April 2, 2014
3 Epic Technologies to Transform Your Classroom – from Douglas Kiang on Edudemic
This post first appeared on Edudemic.I am a teacher, a developer, a parent, and a techie. I love technology in all its forms. Part of my role at my school is to ask, what is the benefit of technology in the classroom? The more I ask this question, the more I realize that it is not about the technology at all. For example, what’s the benefit of scuba gear? When you take a scuba course, you learn the basics: how to put it on, how to adjust it, how to keep yourself safe. But then, relatively quickly, you jump in the water. That's the point where it stops being about the scuba gear. Scuba diving is about all of the unexpected discoveries you come across. It's about the fish, and the shipwrecks, and the treasure. It's not about the great scuba tank you are using. Rather, it’s about all of the places you can go, and the depths to which you can travel, because of the technology. The gear is transparent, and transformative, and because of it, you never look at things the same way again. In my life, and in over twenty years of teaching, only three kinds of technology have fundamentally altered the way that I looked at the craft of teaching. Here they are.
Epic Technology #1: Dental FlossEverybody has to floss. Is there a better way? No. Like it or not, you do it because you know it prevents bigger problems later. However, that waxy piece of string is kind of like the umbrella - it hasn't really changed in all these years, right? Actually, as it turns out, I was wrong. My dentist introduced me to this new kind of dental floss that uses Gore Tex, which is absolutely fantastic. It totally transforms the flossing experience. I still have to floss, but what I realized was that by removing the friction, I could focus on reaching all of those hard to access areas. In school, there are all sorts of things that as teachers, we know we should do, but we don’t necessarily enjoy. Things like recording classroom observations, writing and doing assessments, holding parent conferences, and getting at those little bits of knowledge in the hard-to-reach recesses of a teenager's brain. Technology can help. We can use Evernote to keep track of things that happen in the classroom as they happen, and enter them in Filemaker Bento later. We can use Socrative or Google Forms to do more formative assessment. We can use Skype or Google Hangouts to connect virtually with parents when we need to. All of these tools make it easier to do the things we already know that we should be doing, and make those tasks just a little bit easier.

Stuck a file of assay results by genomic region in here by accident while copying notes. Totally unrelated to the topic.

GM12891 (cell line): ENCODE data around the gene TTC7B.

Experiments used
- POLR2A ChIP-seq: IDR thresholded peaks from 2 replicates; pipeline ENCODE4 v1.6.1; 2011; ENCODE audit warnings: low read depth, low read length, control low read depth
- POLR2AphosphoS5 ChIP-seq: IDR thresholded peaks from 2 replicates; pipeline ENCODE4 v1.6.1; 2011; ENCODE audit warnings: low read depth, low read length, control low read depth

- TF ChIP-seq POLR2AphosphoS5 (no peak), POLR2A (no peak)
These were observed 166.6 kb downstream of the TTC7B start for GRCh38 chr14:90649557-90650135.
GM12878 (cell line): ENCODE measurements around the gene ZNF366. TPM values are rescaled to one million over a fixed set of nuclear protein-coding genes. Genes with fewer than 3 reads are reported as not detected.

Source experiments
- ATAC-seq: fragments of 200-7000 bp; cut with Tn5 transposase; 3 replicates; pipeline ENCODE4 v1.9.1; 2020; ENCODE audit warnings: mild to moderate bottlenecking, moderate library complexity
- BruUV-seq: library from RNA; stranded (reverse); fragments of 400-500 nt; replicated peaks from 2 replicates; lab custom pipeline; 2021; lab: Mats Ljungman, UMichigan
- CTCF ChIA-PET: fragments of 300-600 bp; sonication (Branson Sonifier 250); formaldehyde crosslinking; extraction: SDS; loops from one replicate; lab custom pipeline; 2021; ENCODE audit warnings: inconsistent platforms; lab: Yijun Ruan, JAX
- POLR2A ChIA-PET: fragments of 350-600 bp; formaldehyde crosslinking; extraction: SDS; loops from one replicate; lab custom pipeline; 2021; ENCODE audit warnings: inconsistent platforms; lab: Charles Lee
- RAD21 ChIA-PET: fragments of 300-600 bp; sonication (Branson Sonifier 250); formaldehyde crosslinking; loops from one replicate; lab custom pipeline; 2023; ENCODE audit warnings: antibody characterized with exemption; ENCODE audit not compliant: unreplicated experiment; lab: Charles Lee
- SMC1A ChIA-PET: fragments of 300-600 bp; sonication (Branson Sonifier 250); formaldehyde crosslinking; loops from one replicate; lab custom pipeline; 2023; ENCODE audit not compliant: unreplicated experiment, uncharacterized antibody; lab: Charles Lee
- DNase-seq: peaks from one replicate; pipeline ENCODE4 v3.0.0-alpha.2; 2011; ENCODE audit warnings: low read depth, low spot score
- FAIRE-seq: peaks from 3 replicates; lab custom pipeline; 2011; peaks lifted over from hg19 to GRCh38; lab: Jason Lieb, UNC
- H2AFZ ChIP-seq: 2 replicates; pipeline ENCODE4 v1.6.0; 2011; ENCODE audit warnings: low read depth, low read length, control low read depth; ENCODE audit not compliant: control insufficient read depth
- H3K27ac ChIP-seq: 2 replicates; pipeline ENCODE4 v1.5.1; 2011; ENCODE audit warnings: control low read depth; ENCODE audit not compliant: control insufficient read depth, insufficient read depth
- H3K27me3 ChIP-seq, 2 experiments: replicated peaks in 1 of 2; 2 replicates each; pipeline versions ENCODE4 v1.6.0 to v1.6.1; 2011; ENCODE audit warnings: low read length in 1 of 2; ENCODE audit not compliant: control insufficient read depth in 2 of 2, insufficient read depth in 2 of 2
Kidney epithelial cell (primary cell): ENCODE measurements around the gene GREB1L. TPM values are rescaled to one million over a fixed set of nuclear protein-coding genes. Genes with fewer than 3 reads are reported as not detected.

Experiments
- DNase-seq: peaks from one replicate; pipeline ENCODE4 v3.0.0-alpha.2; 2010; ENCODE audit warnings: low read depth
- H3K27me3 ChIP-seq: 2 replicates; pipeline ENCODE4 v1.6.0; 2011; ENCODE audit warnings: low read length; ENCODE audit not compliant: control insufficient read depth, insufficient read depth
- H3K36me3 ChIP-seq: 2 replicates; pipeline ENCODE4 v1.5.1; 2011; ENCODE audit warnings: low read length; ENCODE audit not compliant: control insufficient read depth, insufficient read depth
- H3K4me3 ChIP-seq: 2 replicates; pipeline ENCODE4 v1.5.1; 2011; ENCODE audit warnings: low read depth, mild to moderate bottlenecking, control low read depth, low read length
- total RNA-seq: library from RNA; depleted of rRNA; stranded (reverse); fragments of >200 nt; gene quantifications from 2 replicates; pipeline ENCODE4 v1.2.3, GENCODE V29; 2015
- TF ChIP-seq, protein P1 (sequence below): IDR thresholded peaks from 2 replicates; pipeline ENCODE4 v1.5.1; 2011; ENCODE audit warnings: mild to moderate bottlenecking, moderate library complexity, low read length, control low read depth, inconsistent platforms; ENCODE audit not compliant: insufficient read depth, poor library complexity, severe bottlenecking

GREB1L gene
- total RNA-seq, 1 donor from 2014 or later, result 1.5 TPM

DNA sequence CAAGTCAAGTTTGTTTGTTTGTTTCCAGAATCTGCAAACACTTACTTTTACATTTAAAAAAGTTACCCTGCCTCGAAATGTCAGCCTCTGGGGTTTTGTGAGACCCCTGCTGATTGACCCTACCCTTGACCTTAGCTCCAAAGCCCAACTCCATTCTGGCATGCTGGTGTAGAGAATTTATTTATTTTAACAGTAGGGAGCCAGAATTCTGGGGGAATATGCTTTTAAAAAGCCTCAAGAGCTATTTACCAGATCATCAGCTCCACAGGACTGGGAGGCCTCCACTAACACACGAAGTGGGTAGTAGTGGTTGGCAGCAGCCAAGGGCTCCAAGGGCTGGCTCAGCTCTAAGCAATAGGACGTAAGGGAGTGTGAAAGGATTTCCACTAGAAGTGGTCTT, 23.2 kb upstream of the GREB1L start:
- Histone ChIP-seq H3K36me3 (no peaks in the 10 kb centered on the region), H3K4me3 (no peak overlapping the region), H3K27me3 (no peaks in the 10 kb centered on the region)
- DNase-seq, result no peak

Epic Technology #2: GPSOnce I got a GPS unit in my car, it forever changed the way I drove. The GPS showed me where I was on my journey. I could enter a destination, and it would always show me how to get there. If I took a wrong turn, or decided to take a detour, it always showed me a friendly blue line to get back to where I wanted to go again. As a result, I felt much more free to explore. A typical course syllabus is fairly linear. Often it shows you more of the things you don’t know yet rather than the stuff you do. A typical map simply shows you all the places you have never been. It doesn’t tell you where you are on the map. It doesn't tell you anything about what you have done or where you are going. Developers know that a good interface, and by extension, good course design, should always show you these three things:
- Where you’ve been
- Where you are
- Where you’re going